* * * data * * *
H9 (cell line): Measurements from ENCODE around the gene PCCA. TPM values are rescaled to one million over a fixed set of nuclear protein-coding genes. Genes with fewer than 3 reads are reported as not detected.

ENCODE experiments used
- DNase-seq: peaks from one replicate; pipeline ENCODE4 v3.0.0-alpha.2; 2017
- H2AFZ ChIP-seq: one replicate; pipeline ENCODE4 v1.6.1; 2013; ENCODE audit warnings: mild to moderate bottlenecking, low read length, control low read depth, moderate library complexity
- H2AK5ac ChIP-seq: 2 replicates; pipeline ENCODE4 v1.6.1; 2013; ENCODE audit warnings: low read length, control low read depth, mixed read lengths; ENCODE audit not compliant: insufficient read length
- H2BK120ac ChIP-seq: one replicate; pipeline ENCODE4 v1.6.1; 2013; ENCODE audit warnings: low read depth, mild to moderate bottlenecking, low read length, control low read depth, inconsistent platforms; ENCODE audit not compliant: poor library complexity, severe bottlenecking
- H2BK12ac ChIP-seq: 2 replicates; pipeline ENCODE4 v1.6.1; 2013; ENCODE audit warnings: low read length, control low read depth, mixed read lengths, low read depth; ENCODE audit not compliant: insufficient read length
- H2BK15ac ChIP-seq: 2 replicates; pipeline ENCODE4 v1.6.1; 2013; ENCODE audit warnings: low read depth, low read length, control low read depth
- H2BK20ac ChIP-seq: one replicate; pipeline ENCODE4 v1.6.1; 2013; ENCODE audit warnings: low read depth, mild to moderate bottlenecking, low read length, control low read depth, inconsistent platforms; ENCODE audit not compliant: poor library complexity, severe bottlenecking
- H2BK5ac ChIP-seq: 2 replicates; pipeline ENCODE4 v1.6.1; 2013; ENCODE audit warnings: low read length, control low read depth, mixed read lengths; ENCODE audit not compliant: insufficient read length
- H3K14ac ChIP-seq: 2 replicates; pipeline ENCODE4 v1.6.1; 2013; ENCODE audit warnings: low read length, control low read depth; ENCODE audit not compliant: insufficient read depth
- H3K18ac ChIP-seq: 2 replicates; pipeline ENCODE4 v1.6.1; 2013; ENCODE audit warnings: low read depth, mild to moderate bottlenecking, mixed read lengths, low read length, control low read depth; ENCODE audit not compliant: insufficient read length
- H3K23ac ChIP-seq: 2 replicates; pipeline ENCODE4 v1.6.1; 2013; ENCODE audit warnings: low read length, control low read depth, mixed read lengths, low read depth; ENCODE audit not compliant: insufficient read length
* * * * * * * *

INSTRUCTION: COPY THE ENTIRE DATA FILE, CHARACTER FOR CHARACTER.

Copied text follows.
H9 (cell line): Measurements from ENCODE around the gene PCCA. TPM values are rescaled to one million over a fixed set of nuclear protein-coding genes. Genes with fewer than 3 reads are reported as not detected.

ENCODE experiments used
- DNase-seq: peaks from one replicate; pipeline ENCODE4 v3.0.0-alpha.2; 2017
- H2AFZ ChIP-seq: one replicate; pipeline ENCODE4 v1.6.1; 2013; ENCODE audit warnings: mild to moderate bottlenecking, low read length, control low read depth, moderate library complexity
- H2AK5ac ChIP-seq: 2 replicates; pipeline ENCODE4 v1.6.1; 2013; ENCODE audit warnings: low read length, control low read depth, mixed read lengths; ENCODE audit not compliant: insufficient read length
- H2BK120ac ChIP-seq: one replicate; pipeline ENCODE4 v1.6.1; 2013; ENCODE audit warnings: low read depth, mild to moderate bottlenecking, low read length, control low read depth, inconsistent platforms; ENCODE audit not compliant: poor library complexity, severe bottlenecking
- H2BK12ac ChIP-seq: 2 replicates; pipeline ENCODE4 v1.6.1; 2013; ENCODE audit warnings: low read length, control low read depth, mixed read lengths, low read depth; ENCODE audit not compliant: insufficient read length
- H2BK15ac ChIP-seq: 2 replicates; pipeline ENCODE4 v1.6.1; 2013; ENCODE audit warnings: low read depth, low read length, control low read depth
- H2BK20ac ChIP-seq: one replicate; pipeline ENCODE4 v1.6.1; 2013; ENCODE audit warnings: low read depth, mild to moderate bottlenecking, low read length, control low read depth, inconsistent platforms; ENCODE audit not compliant: poor library complexity, severe bottlenecking
- H2BK5ac ChIP-seq: 2 replicates; pipeline ENCODE4 v1.6.1; 2013; ENCODE audit warnings: low read length, control low read depth, mixed read lengths; ENCODE audit not compliant: insufficient read length
- H3K14ac ChIP-seq: 2 replicates; pipeline ENCODE4 v1.6.1; 2013; ENCODE audit warnings: low read length, control low read depth; ENCODE audit not compliant: insufficient read depth
- H3K18ac ChIP-seq: 2 replicates; pipeline ENCODE4 v1.6.1; 2013; ENCODE audit warnings: low read depth, mild to moderate bottlenecking, mixed read lengths, low read length, control low read depth; ENCODE audit not compliant: insufficient read length
- H3K23ac ChIP-seq: 2 replicates; pipeline ENCODE4 v1.6.1; 2013; ENCODE audit warnings: low read length, control low read depth, mixed read lengths, low read depth; ENCODE audit not compliant: insufficient read length